A public comment meeting Thursday evening on the Jamestown Board of Public Utilities' proposed $145 million "clean coal" power plant project, predicted to be stormy, turned out to be relatively mild.
Comments during the four-hour session in Jamestown High School's auditorium were divided between commercial and civic leaders, who said it would be good for business, and clean power advocates, who said it is not needed and would only be a nuisance.
Many business owners said that having low-cost energy available in Jamestown will attract businesses in the future and keep them here. Not having the new power plant -- which would be built at the site of the Carlson Generating Station and BPU administration offices on Steele Street -- could mean higher rates and discourage business from moving to the region.
Todd Tranum, executive director of the Manufacturers Association of the Southern Tier, said the group paid $30,000 to hire an independent consulting firm to study the project.
"You may ask why would an organization bother to spend that kind of money to analyze such a topic. The answer is we were concerned. Ultimately, we wanted to know if there were any other viable alternatives," he said.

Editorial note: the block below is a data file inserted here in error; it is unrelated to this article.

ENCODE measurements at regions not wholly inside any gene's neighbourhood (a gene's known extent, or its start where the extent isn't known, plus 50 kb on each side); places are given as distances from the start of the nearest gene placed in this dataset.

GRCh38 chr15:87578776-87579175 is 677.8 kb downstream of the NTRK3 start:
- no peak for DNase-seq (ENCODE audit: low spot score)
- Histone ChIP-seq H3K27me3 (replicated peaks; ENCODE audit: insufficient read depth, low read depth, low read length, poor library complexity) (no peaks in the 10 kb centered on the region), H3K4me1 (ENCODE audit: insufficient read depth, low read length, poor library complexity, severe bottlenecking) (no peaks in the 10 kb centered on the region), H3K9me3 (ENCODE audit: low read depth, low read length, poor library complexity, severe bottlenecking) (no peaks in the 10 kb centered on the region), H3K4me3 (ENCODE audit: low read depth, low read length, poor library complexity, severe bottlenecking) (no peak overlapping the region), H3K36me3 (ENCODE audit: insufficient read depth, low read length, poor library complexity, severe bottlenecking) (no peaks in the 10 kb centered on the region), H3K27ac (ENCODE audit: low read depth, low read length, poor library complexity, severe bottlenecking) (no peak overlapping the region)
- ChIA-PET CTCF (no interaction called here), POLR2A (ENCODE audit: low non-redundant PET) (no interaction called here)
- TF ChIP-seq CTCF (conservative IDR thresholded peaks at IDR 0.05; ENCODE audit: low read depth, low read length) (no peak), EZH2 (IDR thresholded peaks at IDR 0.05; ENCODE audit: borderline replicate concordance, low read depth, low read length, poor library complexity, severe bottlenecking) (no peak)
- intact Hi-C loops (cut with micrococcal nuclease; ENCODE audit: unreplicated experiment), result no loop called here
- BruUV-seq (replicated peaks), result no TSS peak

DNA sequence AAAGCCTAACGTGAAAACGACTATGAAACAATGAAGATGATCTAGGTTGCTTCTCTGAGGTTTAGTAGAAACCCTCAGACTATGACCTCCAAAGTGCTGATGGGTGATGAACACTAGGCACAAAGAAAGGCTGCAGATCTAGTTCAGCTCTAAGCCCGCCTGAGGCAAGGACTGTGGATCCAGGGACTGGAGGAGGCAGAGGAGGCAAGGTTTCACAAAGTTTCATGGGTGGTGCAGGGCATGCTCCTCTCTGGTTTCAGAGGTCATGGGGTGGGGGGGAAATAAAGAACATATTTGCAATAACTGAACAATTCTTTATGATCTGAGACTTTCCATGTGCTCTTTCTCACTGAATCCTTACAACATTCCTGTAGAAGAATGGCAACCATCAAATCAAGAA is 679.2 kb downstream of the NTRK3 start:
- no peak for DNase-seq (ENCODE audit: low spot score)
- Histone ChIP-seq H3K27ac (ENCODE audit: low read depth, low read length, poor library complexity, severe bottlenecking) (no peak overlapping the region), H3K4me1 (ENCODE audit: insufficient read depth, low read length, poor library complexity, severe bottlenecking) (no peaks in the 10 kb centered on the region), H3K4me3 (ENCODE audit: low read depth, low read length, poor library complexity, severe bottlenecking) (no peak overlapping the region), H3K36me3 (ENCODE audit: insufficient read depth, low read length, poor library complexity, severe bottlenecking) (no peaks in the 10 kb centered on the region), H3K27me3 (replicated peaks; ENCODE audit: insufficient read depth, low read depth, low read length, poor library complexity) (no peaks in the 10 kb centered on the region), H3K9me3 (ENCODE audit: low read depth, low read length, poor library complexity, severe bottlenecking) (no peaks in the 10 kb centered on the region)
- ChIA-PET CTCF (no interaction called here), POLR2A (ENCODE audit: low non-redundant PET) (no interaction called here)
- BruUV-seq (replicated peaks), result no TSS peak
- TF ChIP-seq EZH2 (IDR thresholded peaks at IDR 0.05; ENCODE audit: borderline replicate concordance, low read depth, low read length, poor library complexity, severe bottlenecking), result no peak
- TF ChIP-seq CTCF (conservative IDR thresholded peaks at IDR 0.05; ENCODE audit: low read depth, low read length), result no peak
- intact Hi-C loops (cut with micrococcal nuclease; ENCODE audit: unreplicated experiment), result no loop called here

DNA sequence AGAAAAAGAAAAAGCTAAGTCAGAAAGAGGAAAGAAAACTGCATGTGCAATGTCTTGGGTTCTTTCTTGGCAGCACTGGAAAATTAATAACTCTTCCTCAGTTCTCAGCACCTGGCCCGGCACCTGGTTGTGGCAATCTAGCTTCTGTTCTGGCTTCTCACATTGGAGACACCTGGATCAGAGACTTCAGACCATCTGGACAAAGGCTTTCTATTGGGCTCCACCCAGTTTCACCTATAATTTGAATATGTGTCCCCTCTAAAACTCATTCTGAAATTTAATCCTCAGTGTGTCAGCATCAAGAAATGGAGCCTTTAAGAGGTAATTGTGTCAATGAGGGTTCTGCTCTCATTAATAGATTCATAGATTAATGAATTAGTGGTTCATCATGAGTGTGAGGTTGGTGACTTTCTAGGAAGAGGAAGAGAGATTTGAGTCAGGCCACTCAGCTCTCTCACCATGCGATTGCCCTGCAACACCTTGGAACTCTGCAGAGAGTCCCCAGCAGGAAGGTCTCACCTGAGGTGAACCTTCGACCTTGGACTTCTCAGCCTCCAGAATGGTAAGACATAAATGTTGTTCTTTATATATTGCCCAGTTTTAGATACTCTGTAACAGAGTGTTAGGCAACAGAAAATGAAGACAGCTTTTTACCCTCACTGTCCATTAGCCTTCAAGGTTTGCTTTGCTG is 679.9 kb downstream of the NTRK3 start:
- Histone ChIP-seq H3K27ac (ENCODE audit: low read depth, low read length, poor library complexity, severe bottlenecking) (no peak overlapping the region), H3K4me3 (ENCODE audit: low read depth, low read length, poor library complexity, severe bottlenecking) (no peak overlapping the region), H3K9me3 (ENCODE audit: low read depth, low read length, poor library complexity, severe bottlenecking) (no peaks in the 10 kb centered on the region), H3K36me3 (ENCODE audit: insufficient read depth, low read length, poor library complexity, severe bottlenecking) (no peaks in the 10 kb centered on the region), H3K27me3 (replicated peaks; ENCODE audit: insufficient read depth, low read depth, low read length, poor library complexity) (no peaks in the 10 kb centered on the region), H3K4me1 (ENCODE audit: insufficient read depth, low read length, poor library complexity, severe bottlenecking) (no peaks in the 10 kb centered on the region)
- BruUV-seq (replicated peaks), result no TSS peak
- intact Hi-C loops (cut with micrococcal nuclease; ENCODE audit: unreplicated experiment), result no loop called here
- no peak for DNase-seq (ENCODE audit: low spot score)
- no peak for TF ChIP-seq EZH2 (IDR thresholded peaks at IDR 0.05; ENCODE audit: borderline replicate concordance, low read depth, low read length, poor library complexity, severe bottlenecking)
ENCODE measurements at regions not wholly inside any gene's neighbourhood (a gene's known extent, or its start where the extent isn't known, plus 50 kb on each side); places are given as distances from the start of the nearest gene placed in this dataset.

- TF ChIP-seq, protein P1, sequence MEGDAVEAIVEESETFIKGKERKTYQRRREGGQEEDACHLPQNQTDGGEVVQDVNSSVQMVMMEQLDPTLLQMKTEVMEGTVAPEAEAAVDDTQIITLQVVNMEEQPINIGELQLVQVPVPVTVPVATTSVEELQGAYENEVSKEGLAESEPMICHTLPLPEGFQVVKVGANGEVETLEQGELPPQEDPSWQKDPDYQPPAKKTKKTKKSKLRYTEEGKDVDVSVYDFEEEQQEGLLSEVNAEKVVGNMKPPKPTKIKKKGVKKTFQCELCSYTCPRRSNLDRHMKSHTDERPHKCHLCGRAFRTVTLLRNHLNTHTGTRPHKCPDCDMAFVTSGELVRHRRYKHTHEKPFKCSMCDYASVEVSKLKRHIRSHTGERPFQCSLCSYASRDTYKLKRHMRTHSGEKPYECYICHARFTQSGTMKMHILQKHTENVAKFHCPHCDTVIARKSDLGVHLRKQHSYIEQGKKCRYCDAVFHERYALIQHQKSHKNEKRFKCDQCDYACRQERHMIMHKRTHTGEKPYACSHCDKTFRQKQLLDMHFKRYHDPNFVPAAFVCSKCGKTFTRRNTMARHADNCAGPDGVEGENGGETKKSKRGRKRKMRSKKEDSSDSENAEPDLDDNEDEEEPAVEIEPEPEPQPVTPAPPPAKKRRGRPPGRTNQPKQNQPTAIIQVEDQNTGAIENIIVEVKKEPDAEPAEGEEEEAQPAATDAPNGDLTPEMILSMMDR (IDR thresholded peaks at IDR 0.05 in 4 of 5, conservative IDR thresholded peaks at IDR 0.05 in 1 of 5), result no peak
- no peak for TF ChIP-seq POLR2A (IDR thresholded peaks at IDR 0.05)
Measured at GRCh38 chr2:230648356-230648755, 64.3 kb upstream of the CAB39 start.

In the end, Tranum said, they found it was better to have the BPU produce power locally than to purchase it from an outside source.
Jamestown School Superintendent Ray Fashano, who supports the project, said eliminating the power plant and not having a new facility built would cut the tax base by $1.5 million.
Fashano also pointed out that two school buildings use the heat from the existing power plant in the winter months.
Among the opponents was Walter Simpson, speaking on behalf of the Atlantic Chapter of the Sierra Club, who said the proposed power plant is unnecessary.
"Eighty percent of Jamestown's power comes from low-cost hydro purchased from the New York Power Authority," he said. "The remaining 20 percent is a combination of NYSIO grid purchased power and self-generation."
Simpson said that self-generation is modest and easily replaced by less costly energy strategies, such as wind power or biomass energy, than by building a new coal-burning plant.
Simpson said the proposed plant, operating at 75 percent capacity, "would annually emit 340,000 tons of carbon dioxide, equal to the emissions of over 50,000 cars and trucks. This is not clean coal."
He also called the plant "a political loser" because outgoing Gov. George E. Pataki and incoming Gov. Eliot Spitzer are against it.
Colin Chase, a local businessman and self-described wind power advocate, said the Draft Environmental Impact Statement on the plant never fully explored the possibilities of wind power generation in Jamestown.
"New York ranks 15th in the nation for wind energy potential. Wind power is a highly viable alternative solution, along with concerted demand-side conservation efforts," he said.
A Draft Environmental Impact Statement was approved by the BPU in October and is scheduled to be voted on by the City Council later this month.